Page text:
This is a marketing strategy for a leading medical device company for a new product launch. This presentation won the Babson Marketing Case Competition - 2012 with prize money of $5000. 16 schools across the globe were competing in this competition.
for $1,500/month ($18,000 / year sunk cost encourages frequent use)(assuming 8-15 generators licensed in Year 1 = $320,000 – 600,000 @ $40k each· Receive payment for disposables ($1,000 value) only when insurance pays (reduces financial risk to hospital objection)· Low estimate: 12.5 treatments / hospital / month: assuming 50% reimbursement rate $3,125 income to hospital / month (shared between doctor and hospital). $0 gain/loss to us for disposables· High estimate: 1,040 treatments / hospital / month: assuming 50% reimbursement rate $260,000 income to hospital / month (shared between doctor and hospital). $0 gain/loss to us for disposables
What is the problem? Paradigm shift: Treating to Preventing Cancer Concerned stakeholders Providers – Doctors, Hospitals Limited time Low budget for capital investment Uncertain ROI Patients Awareness Payers Comparative costs Reimbursement policy
Benefits to Believers Patient Minimally invasive Reduced discomfort Providers Revenue stream compared to “wait and watch” May replace colonoscopy treatments Marketing opportunity on innovative treatment incompetitive environment for patients Payers Reduced long-term care expenses
Marketing Plan – Three PhaseApproachReaching out to different stakeholders at differentpoints in time in the course of next 2-3 years. Phase 1: (Months 0-8) Early Adopters/Influencers Hospitals Phase 2: (Months 9-16) Insurance companies Customers Phase 3 (Months 17-36) Mass markets (Hospitals, Clinics, etc.)
Phase 1 – Get the EarlyAdopters Get equipment in use at early adopters/influencer sites Academic teaching hospitals Leading edge practices Easier target because they keep up with journal publications andembrace innovation Marketing Plan License technology to hospitals Rent generator $1,500 / month Charge payment for disposables ($1,000 value) only wheninsurance pays. Assuming 50% insurance reimbursement rate Worst Case: $3,125 income to hospital / month Best Case: $260,000 income to hospital / month $0 gain/loss to Company for disposables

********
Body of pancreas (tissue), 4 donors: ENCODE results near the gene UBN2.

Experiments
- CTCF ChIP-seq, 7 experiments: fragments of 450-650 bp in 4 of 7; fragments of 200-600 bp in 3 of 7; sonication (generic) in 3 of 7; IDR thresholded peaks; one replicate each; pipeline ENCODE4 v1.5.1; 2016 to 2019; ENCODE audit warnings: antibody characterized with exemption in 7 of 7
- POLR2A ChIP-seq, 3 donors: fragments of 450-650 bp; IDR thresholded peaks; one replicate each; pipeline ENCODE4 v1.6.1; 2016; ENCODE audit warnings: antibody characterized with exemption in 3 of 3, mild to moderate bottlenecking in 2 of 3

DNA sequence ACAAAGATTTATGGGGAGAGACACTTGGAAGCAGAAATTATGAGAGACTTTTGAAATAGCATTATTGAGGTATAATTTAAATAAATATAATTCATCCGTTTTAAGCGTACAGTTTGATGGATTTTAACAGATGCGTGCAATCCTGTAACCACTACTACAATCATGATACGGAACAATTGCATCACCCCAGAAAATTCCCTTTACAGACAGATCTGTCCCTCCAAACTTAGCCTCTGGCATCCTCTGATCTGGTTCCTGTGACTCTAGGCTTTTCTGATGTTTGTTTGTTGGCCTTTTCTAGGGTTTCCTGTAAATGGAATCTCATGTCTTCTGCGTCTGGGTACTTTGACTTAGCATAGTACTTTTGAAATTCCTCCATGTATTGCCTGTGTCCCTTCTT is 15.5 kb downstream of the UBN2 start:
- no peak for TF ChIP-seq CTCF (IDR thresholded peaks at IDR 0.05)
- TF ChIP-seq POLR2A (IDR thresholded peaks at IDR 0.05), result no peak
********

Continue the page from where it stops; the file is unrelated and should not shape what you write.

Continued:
Phase 2 – The Blanket Leveraging benefits from Phase I Widespread success with early adopters Journal publications: GI Associations (PMC) Generating critical mass for insurance Insurance Companies (Goal: Blanket coverage) Citing cost advantages Assumption: 58k patients get surgery – Cost $1.16 Billion Set a bar for reimbursements Only for Low & High grade Dysplasia: Population 240k x $1500 = $360 Million Cost advantage – Potentially $800 Million Patients: Marketing partners AARP Healthy food providers Antacid
Phase 3 – Going Big! Insurance companies launch “Blanket” policies Launch to mass markets Increase license fees Procedures are fully reimbursed New segments: Towards community GIs Reimbursement guaranteed Easy to use and short duration process Proven results with large patient population Colonoscopy market replacement Thoracic surgeons Shrinking cancer market
Challenges Time required per sell Substantial initial investments in technologylicensing Efforts in changing the "surveillance" paradigmto "adoption" in GI associations magazines Making sure that it does not go in the hands ofcowboy doctors Cryotherapy: Competitive option if clinical trialsare done within time.
Summary Sharp thinking beyond razor/blade sales Three phase approach Phase 1 Build credibility with early adopters Reduce objections to investment & reimbursement Phase 2 Marketing partnership towards patients Leverage treatment experiences and journals to influenceinsurance reimbursement policy Phase 3 Go big Capture mass market